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Camera traps, tool-using skunks, and a new frontier of discovery

The first evidence of tool-using skunks was gathered not by biologists, but by a nature-loving citizen with a motion-activated camera. How much more might be discovered if scientists harnessed the richness of these amateur observations?
December 12, 2018

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On a cold night this past February, a striped skunk wandered into a suburban Colorado Springs backyard carrying a stone in one paw. The skunk climbed onto a water bowl and, using the stone like a hammer, banged a hole in its frozen surface. It was the first documented occurrence of a skunk using a tool — and the evidence was gathered not by biologists, but by a nature-loving citizen with a motion-activated camera.

How much more might be learned made if scientists harnessed the richness of these amateur observations?

“The broad availability of technology,” says Mario Pesendorfer, a behavioral ecologist at the Cornell Lab of Ornithology, “and the dissemination of photos or clips via social media provide a new path to the discovery of rare phenomena.”

Pesendorfer, the lead author of an Ecosphere study describing the stone-wielding skunk, is joined on the paper by biologist Jerry Dragoo of the University of New Mexico and Suzanne Dickerson, known on Twitter as @CameraTrapSue. It was her tech-enabled curiosity that captured the natural history-making event.

“Do skunks use tools?” she asked in a tweet that started the whole affair. “I may be reading far too much into these photos.” She was not: according to Pesendorfer and ethologists to whom he showed the pictures, they provide “plausible evidence for tool use.” The skunk appeared to manipulate the rock “to change the condition of the ice surface to access an important resource.” The evidence isn’t conclusive, but it’s at least extremely suggestive.

Just a few decades ago, tool use was among the traits sometimes said to “make us human” — a formulation that’s now problematic, both because of the implication that humanity’s most treasured qualities are necessarily unique to our species, and also because tool use isn’t so unique. It’s been found in many other primates, a host of birds, even in octopi who carry coconut shell hideouts.

That said, there’s something about fiddling with objects in order to solve a problem that captures our gadget-loving imaginations. And it’s still an uncommon behavior: only one percent of all species, say Pesendorfer and Dragoo, have been observed using tools. Dickerson’s skunk has entered a special class.

To the researchers, this observation could help illuminate the evolution of cognitive traits underlying tool use. Other people might simply enjoy a deeper appreciation of their white-striped neighbors. Whatever the motivations, the study shows that people like Dickerson and her online community — discovered, as recounted in Ecosphere, after “family and friends soon tired” of seeing her backyard photos — are a potentially rich scientific resource.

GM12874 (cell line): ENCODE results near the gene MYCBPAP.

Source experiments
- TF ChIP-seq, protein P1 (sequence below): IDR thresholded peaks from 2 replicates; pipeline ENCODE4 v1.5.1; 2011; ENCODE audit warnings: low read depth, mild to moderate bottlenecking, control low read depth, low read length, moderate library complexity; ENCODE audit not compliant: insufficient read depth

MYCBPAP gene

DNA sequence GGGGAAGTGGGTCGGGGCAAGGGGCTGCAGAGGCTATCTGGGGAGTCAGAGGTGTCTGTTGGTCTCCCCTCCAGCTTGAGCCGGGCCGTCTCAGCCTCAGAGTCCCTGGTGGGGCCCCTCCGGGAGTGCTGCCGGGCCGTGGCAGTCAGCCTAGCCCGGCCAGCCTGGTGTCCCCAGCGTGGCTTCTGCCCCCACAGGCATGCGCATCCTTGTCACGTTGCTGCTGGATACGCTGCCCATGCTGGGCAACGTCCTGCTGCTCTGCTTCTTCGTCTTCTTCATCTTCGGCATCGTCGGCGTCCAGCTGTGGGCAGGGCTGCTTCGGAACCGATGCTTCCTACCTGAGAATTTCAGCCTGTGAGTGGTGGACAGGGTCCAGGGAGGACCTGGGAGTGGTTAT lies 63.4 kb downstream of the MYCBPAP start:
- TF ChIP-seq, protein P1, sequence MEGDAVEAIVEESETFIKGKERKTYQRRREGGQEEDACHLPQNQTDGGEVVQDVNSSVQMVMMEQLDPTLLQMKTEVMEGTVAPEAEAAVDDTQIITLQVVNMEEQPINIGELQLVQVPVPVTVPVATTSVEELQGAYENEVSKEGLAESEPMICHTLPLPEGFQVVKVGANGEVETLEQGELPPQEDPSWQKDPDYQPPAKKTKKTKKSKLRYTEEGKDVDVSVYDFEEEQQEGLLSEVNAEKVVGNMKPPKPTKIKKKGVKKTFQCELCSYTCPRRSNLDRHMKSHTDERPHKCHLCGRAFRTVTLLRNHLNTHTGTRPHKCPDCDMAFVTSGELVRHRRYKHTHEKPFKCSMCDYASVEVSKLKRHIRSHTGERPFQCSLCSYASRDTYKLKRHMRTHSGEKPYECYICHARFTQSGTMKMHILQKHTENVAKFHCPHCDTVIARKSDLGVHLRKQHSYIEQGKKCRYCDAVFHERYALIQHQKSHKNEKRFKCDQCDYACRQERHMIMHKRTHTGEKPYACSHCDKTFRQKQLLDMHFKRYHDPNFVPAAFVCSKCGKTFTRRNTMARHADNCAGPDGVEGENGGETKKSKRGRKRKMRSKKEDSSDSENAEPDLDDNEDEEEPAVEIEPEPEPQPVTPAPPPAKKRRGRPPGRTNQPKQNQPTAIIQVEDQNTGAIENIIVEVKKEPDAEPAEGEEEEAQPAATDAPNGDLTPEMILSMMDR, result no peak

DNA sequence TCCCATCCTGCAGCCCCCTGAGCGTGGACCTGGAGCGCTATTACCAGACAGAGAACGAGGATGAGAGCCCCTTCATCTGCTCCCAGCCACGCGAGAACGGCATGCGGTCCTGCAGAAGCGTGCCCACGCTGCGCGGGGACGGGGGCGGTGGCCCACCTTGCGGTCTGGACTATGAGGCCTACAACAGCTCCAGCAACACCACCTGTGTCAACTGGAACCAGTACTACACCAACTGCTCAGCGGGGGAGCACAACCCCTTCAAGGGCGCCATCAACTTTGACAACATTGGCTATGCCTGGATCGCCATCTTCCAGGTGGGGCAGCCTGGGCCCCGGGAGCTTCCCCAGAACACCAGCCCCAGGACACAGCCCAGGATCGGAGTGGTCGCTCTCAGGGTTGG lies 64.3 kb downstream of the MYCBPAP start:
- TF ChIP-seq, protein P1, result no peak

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“What is currently missing,” says Pesendorfer, “is a pipeline that connects the content providers and amateur naturalists with the scientists who could benefit from that information.” He proposes that research institutions develop new strategies for making these connections.

This would be, stress Pesendorfer and Dragoo, fundamentally different from other citizen science projects. Those typically involve scientists defining a project for which amateurs gather observations. Instead the amateur observations could come first, followed by more rigorous evaluation. It’s a modern update of naturalist tradition — a tradition that some people lament as withering in an era that favors targeted experiments over curious, wide-ranging observation.

For animals as for humans, though, new technologies can have unforeseen consequences. Other researchers have worried that, without some explicit recognition of privacy, data gathered by well-meaning people can be turned to nefarious ends. Australian authorities, for example, used tracking data gathered by ecologists to kill great white sharks; poachers in India tried to hack data from GPS-collared tigers.

In Colorado, skunks can be shot or trapped without limit between November and February. During the rest of the year it’s legal to kill “nuisance” skunks, and the definition of nuisance is expansive. Dickerson’s skunk should be safe, but it’s important to make sure that data-gathering doesn’t turn into doxxing.

It’s also imperative that, unlike a recent viral video captured by a bear-harassing drone operator, animals are not disturbed in the process.

“There are ethical boundaries,” says Pesendorfer. “This is a discussion that the scientific community and the general public need to have soon.”

Source: Pesendorfer et al., “Observation of tool use in striped skunks: how community science and social media help document rare natural phenomena.” Ecosphere, 2018.

Image: Pesendorfer et al. / Ecosphere


About the author: Brandon Keim is a freelance journalist specializing in animals, nature and science, and the author of The Eye of the Sandpiper: Stories From the Living World. Connect with him on Twitter, Instagram and Facebook.

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